Forests are an integral part of First Nations culture, economy and spirituality. For more than a century First Nations across Canada have watched the depletion of forests in their traditional territories, while having limited opportunities to participate in forestry jobs and business development.

Before the treaty process was established in 1992 many First Nations had no choice but to seek court injunctions or participate in blockades to prevent logging in their traditional territories. The treaty process provides a constructive means to address First Nation interests in forestry.

Treaties may provide First Nations with a greater role in the management and commercial use of forests within their traditional territories.

Concerns have been raised that transferring land ownership and resource control to First Nations will reduce timber harvesting and processing on settlement lands and eliminate non-aboriginal jobs in forestry. However, organizations like the Council of Forest Industries, Interfor and Weyerhaeuser agree that providing a clear definition of forestry ownership, roles and responsibilities will benefit all British Columbians.

Studies into the impacts of aboriginal land claims settlements elsewhere have concluded that because of this increased certainty, resource development improved or stayed the same following settlements. Furthermore, some retail organizations, like Home Depot, require all lumber products to be certified under a scheme that ensures First Nations' legal rights to land have been "recognized and respected".

The Duty to Consult

Two landmark rulings in the BC Court of Appeal, Haida and Taku, confirm the provincial government must properly consult with and accommodate the interests of First Nations, pre-treaty, before proceeding with development on their traditional territories.

The court held that "there is a reasonable possibility that the Haida will be able to establish aboriginal title to at least some parts of the coastal and inland areas of Haida Gwaii as well as an aboriginal right to harvest red cedar trees from the various old-growth forests on Haida Gwaii."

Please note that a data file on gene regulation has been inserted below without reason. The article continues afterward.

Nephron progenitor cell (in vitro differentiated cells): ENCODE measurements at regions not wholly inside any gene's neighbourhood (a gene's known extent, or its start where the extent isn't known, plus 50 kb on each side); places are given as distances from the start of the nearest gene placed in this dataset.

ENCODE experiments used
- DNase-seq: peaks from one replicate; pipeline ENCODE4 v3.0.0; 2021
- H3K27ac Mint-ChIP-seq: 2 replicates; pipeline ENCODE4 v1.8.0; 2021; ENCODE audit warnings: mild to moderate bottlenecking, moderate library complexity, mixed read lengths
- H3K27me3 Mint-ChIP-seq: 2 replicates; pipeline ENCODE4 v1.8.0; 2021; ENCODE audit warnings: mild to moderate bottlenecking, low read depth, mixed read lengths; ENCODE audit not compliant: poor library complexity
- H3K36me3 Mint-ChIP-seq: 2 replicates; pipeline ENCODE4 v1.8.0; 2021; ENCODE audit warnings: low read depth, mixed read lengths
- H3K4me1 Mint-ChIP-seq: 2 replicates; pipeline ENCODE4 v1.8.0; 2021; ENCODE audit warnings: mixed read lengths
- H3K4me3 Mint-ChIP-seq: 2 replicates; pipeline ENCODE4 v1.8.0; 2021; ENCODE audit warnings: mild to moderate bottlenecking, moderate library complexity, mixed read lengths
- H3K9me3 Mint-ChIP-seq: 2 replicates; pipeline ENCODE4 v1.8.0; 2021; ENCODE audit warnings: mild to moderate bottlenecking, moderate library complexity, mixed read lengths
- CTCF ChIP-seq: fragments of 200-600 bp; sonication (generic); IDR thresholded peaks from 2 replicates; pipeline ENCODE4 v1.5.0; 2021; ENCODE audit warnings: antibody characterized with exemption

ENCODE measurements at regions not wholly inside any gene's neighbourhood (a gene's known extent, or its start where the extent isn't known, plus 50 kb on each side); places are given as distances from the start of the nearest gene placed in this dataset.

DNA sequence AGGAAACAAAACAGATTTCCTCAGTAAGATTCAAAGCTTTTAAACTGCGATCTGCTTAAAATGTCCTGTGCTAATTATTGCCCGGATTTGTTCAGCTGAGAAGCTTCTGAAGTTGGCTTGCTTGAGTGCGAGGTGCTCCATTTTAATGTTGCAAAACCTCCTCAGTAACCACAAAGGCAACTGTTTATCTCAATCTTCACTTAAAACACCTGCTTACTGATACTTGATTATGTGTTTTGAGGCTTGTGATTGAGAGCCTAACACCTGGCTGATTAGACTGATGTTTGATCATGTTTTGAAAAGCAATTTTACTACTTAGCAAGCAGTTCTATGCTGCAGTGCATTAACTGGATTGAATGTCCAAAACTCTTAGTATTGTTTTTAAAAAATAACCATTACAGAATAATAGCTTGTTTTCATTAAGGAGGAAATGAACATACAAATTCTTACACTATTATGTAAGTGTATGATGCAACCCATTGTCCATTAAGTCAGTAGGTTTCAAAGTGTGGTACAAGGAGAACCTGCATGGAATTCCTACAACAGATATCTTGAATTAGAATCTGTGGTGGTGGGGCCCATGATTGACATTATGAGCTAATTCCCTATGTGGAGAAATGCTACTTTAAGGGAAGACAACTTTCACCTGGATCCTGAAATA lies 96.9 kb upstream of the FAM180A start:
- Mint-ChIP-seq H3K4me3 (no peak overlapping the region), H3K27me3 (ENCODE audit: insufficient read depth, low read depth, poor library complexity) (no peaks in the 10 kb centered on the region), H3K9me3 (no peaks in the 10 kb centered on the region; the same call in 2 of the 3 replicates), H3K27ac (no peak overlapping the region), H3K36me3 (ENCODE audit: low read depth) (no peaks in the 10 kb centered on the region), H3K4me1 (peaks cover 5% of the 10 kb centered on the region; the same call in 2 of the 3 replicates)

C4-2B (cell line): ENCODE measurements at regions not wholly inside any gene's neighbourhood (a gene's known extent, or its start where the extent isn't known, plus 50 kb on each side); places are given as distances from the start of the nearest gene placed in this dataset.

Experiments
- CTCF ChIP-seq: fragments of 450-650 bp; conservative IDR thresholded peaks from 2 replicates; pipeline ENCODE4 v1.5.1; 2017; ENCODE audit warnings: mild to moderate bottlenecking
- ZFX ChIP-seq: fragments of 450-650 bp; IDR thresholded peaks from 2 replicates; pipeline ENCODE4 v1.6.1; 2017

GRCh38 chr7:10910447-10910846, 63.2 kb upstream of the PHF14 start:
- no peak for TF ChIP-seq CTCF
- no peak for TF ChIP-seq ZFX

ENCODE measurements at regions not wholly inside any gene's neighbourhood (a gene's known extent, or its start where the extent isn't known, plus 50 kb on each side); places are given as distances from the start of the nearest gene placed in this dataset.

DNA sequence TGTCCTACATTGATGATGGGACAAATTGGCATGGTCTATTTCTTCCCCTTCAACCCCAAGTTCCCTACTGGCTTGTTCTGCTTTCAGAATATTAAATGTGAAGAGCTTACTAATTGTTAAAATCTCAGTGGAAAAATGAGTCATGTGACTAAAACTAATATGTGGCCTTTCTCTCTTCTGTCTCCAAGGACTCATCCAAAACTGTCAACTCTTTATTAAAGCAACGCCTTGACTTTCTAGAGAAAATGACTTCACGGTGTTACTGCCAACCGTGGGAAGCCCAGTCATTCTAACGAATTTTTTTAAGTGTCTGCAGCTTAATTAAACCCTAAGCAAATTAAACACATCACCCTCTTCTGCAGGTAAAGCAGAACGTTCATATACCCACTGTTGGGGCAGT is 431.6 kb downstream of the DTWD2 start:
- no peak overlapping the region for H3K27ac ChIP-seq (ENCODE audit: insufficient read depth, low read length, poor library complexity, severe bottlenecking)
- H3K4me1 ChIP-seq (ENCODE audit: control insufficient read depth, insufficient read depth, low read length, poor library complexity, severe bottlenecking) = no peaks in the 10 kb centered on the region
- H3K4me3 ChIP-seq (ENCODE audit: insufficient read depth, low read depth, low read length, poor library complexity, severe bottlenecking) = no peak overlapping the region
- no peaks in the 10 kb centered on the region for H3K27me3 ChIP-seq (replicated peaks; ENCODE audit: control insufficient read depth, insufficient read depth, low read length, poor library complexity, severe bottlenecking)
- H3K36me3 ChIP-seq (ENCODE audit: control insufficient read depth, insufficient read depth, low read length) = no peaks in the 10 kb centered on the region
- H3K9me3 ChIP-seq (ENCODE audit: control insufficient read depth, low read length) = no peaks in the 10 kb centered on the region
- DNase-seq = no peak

The duty to consult, deriving from the "trust-like" relationship between First Nations and the Crown, exists when a First Nation asserts title through entering the treaty process and continues until after a treaty is signed or aboriginal rights and title are defined through the courts. The extent of the duty depends on the strength of the First Nation's connection to the land. The court concluded the Haida would have a potentially strong legal claim to aboriginal rights and title.

Interim Measures Agreements

The court made it clear that interim processes, either through the courts or negotiated agreements, can temporarily reconcile competing interests until there is final reconciliation through a treaty or decision at trial. This reaffirms the Report of the BC Claims Task Force, which stated in 1991 that "to protect interests prior to the beginning of negotiations, the federal and provincial governments must provide notice to First Nations of proposed developments in their traditional territories and, where required, initiate negotiations for an interim measures agreement.

Many First Nations have already signed interim measures agreements on forestry-related matters, which provide a greater degree of stability for investment and development while treaty negotiations continue. Some of these agreements have spurred joint venture and training opportunities between forest companies and First Nations. For example, Kaska member nation Kwadacha Band (Prince George) has a forestry training program and a joint venture agreement underway with forestry firm Abitibi Consolidated. An economic measures agreement signed with Ditidaht First Nation and Pacheedaht Band this January will allow the nations to pursue a timber sale licence that would yield 300,000 cubic metres of wood over 10 years and create up to 20 new jobs. All timber would come out of unused timber from previous year's allowable cuts from TimberWest. Ditidaht already operates a mill employing 28 people in Nitinat Lake Village. In addition to assisting with the licence, the agreement will enable Ditidaht and Pacheedaht to create training programs for members and explore joint venture opportunities.

Forestry and the Nisga'a Treaty

The Nisga'a Treaty provided a five-year transition period for existing forest licensees. During this period, control of timber harvesting and management on Nisga'a Lands shifted from British Columbia to Nisga'a Lisms Government. In May 2005 the NLG's Forest Resources Department took full control of forest resources.

Under the transition agreement, forest companies were licensed to harvest specified volumes of timber each year and a percentage of volume had to be contracted to Nisga'a citizens to harvest. During 2004/5, a total of 20, 352 cubic metres of wood was harvested under the transition licenses, much of it by the community-owned Laxgalt'sap Forest Corporation. The target of 70 percent Nisga'a contractors was exceeded during the fourth year of the treaty.


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